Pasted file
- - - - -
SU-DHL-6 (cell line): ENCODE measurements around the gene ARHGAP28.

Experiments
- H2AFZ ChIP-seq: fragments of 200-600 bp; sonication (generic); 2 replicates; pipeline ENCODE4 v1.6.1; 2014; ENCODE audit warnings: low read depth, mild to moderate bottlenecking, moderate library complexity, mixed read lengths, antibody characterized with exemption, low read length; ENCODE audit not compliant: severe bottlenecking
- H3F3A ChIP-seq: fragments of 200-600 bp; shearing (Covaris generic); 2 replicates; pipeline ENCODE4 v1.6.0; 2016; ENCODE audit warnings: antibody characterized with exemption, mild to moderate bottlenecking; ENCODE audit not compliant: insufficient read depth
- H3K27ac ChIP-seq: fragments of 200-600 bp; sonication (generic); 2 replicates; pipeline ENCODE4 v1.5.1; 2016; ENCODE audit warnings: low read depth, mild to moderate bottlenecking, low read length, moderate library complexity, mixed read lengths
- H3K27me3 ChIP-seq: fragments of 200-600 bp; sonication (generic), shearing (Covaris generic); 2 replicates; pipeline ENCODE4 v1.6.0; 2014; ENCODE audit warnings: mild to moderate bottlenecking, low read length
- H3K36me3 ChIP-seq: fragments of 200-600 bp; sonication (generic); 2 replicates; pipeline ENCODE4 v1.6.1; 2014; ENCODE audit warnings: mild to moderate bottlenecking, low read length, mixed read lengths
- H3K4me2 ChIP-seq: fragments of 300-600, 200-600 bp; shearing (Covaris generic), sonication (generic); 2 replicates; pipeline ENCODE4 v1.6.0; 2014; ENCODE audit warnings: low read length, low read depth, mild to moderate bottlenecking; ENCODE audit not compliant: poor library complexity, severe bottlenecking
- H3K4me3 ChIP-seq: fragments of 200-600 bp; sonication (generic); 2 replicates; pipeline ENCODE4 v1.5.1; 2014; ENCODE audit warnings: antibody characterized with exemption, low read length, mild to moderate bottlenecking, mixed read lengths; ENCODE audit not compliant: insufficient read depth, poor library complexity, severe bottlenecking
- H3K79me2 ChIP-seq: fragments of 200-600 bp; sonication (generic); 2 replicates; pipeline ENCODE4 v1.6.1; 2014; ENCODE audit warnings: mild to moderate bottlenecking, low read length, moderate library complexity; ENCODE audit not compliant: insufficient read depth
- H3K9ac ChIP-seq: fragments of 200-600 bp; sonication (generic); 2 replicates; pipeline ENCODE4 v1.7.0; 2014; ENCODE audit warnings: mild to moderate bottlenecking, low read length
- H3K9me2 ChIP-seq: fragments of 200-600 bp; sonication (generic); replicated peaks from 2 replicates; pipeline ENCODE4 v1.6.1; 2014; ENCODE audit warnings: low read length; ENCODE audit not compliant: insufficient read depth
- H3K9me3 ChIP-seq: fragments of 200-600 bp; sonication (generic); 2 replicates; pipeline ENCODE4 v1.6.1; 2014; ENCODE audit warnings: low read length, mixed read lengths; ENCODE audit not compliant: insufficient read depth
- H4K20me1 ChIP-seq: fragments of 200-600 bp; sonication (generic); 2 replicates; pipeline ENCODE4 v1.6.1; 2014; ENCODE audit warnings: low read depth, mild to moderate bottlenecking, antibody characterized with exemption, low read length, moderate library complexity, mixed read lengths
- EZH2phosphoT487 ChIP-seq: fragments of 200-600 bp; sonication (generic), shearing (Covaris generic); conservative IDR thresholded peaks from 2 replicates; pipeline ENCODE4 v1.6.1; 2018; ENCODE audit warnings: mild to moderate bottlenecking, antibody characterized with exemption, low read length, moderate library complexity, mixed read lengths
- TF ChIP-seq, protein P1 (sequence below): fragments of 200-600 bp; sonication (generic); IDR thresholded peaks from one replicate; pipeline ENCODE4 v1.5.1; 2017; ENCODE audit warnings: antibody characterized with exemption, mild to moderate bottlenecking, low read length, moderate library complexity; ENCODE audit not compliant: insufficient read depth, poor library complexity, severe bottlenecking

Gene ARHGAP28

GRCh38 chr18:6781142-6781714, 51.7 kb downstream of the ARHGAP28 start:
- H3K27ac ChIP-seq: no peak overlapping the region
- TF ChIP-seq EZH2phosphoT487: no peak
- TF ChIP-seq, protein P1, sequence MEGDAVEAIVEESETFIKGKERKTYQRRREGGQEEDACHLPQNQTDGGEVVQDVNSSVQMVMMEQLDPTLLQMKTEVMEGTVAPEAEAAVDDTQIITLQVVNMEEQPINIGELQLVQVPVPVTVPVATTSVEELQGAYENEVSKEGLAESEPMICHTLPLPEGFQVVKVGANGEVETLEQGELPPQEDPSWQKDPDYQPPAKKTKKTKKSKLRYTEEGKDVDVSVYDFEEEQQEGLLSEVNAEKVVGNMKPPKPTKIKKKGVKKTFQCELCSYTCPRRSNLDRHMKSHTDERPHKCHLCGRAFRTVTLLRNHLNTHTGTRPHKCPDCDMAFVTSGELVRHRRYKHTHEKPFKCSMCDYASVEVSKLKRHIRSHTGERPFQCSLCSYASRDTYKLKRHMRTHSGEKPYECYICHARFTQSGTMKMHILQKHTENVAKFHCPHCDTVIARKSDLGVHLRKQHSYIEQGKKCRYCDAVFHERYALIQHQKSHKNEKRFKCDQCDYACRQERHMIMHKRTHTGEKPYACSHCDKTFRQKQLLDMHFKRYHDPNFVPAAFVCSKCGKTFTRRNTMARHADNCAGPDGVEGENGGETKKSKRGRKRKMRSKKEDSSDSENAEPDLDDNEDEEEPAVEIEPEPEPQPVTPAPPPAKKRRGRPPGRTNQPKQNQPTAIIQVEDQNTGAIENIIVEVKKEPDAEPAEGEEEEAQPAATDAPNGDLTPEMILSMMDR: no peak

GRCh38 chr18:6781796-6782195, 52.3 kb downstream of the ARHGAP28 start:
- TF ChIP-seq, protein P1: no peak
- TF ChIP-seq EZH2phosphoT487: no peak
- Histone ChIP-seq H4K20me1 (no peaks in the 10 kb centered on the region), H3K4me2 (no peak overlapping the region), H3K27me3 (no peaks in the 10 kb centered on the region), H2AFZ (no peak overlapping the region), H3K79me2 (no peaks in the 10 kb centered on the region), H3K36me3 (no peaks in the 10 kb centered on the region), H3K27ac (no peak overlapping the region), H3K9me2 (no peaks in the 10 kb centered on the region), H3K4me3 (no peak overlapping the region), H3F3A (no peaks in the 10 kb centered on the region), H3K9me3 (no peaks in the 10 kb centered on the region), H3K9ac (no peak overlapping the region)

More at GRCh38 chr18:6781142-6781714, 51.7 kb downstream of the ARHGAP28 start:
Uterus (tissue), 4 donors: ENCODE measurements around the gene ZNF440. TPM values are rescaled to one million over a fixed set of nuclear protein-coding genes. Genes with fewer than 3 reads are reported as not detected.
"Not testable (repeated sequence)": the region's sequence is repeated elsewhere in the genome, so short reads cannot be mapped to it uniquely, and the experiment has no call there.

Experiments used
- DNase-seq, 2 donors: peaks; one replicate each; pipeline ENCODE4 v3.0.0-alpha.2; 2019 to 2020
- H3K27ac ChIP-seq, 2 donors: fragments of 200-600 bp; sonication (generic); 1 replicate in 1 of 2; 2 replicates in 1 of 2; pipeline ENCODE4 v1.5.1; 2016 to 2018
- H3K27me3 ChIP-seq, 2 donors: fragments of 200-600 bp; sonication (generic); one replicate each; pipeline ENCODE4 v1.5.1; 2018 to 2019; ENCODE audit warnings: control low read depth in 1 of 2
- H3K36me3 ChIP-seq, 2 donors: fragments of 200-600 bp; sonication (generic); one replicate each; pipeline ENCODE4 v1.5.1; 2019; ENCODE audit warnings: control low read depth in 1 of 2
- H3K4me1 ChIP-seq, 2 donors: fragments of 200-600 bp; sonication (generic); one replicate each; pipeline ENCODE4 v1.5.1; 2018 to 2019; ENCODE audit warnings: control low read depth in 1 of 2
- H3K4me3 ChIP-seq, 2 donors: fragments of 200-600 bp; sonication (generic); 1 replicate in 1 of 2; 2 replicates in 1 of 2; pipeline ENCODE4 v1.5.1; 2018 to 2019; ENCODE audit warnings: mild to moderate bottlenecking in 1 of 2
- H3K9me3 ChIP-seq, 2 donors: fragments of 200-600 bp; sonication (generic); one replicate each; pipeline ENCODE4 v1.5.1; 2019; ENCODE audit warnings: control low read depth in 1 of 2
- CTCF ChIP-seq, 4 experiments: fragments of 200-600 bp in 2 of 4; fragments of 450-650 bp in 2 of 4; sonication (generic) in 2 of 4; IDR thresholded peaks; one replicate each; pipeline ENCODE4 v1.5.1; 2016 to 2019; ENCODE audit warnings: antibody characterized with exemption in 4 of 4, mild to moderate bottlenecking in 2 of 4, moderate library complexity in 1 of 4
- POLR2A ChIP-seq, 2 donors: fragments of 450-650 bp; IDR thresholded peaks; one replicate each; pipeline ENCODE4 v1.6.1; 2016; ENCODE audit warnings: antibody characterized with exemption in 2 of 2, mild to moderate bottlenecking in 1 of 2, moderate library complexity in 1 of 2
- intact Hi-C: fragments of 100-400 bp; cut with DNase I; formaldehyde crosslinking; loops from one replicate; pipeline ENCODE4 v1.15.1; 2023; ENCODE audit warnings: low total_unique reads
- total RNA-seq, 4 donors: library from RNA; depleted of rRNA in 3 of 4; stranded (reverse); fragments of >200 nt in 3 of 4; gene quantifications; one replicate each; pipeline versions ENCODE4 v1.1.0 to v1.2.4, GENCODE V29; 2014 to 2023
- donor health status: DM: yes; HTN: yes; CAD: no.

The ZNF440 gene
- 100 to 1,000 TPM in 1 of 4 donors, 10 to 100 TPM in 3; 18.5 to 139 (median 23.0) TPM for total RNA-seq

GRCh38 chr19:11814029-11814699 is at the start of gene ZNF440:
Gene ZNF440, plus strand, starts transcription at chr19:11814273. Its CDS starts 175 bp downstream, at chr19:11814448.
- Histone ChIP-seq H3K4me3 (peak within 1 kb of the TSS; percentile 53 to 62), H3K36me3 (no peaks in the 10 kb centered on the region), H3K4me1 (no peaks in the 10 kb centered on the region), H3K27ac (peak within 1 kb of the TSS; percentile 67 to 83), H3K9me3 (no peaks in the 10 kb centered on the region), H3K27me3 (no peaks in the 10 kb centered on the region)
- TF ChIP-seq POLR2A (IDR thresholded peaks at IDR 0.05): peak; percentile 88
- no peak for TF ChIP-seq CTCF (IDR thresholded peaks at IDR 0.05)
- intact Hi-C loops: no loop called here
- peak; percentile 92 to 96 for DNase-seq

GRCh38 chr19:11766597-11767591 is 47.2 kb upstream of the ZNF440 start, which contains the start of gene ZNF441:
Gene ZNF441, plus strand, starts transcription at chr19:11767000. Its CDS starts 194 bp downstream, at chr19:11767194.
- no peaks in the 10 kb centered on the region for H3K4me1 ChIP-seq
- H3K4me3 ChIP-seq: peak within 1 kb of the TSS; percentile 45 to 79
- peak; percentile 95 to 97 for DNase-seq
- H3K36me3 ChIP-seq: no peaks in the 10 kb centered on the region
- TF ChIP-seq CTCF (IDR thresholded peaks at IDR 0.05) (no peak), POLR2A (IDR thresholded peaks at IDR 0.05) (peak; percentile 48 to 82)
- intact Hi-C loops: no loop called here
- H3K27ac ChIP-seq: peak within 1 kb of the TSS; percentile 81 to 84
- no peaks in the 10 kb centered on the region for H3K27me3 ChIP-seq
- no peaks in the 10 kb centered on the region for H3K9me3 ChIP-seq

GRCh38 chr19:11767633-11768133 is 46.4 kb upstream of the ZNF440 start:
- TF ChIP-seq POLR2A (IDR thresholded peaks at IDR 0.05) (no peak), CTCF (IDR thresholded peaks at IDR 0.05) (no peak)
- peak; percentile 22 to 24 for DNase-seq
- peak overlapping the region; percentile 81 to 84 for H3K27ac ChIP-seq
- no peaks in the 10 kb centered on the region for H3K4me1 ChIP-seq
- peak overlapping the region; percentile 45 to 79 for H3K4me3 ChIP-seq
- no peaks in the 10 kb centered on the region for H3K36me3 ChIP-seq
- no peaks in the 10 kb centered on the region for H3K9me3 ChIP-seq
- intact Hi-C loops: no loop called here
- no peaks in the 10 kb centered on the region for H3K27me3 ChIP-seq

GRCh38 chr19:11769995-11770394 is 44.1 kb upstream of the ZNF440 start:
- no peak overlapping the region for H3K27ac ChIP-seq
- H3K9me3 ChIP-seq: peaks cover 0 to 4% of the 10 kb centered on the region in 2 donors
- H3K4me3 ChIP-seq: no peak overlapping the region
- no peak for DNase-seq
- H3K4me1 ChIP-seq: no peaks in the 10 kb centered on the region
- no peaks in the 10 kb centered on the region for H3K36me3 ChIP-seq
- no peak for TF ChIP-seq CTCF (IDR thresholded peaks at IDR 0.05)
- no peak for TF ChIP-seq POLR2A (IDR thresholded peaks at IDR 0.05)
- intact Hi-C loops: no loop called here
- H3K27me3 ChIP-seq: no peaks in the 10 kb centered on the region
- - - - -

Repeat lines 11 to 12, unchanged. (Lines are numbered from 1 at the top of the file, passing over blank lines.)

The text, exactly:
- H3K9ac ChIP-seq: fragments of 200-600 bp; sonication (generic); 2 replicates; pipeline ENCODE4 v1.7.0; 2014; ENCODE audit warnings: mild to moderate bottlenecking, low read length
- H3K9me2 ChIP-seq: fragments of 200-600 bp; sonication (generic); replicated peaks from 2 replicates; pipeline ENCODE4 v1.6.1; 2014; ENCODE audit warnings: low read length; ENCODE audit not compliant: insufficient read depth